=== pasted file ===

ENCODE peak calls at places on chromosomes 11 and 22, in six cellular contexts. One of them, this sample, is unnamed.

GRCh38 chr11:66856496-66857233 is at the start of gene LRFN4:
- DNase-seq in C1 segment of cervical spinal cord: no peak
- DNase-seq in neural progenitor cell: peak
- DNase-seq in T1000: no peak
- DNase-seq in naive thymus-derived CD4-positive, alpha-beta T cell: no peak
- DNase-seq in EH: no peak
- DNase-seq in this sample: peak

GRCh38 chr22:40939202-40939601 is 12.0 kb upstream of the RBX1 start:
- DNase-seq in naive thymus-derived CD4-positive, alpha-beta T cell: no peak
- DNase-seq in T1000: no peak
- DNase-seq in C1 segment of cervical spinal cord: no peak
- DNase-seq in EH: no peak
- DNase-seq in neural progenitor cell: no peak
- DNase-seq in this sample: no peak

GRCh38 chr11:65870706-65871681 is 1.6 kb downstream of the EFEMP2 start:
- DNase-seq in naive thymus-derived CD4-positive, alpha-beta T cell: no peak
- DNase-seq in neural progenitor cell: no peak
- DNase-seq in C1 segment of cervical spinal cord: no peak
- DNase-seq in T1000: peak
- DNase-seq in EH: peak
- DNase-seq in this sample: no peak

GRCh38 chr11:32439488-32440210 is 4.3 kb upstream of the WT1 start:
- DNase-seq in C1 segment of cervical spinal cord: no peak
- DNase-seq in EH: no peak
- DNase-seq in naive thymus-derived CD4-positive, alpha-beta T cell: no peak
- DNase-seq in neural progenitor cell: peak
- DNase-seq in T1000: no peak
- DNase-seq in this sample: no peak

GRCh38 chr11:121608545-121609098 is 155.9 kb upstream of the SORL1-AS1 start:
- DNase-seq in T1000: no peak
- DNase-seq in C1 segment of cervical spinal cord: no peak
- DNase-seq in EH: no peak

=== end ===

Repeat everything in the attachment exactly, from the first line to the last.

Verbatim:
ENCODE peak calls at places on chromosomes 11 and 22, in six cellular contexts. One of them, this sample, is unnamed.

GRCh38 chr11:66856496-66857233 is at the start of gene LRFN4:
- DNase-seq in C1 segment of cervical spinal cord: no peak
- DNase-seq in neural progenitor cell: peak
- DNase-seq in T1000: no peak
- DNase-seq in naive thymus-derived CD4-positive, alpha-beta T cell: no peak
- DNase-seq in EH: no peak
- DNase-seq in this sample: peak

GRCh38 chr22:40939202-40939601 is 12.0 kb upstream of the RBX1 start:
- DNase-seq in naive thymus-derived CD4-positive, alpha-beta T cell: no peak
- DNase-seq in T1000: no peak
- DNase-seq in C1 segment of cervical spinal cord: no peak
- DNase-seq in EH: no peak
- DNase-seq in neural progenitor cell: no peak
- DNase-seq in this sample: no peak

GRCh38 chr11:65870706-65871681 is 1.6 kb downstream of the EFEMP2 start:
- DNase-seq in naive thymus-derived CD4-positive, alpha-beta T cell: no peak
- DNase-seq in neural progenitor cell: no peak
- DNase-seq in C1 segment of cervical spinal cord: no peak
- DNase-seq in T1000: peak
- DNase-seq in EH: peak
- DNase-seq in this sample: no peak

GRCh38 chr11:32439488-32440210 is 4.3 kb upstream of the WT1 start:
- DNase-seq in C1 segment of cervical spinal cord: no peak
- DNase-seq in EH: no peak
- DNase-seq in naive thymus-derived CD4-positive, alpha-beta T cell: no peak
- DNase-seq in neural progenitor cell: peak
- DNase-seq in T1000: no peak
- DNase-seq in this sample: no peak

GRCh38 chr11:121608545-121609098 is 155.9 kb upstream of the SORL1-AS1 start:
- DNase-seq in T1000: no peak
- DNase-seq in C1 segment of cervical spinal cord: no peak
- DNase-seq in EH: no peak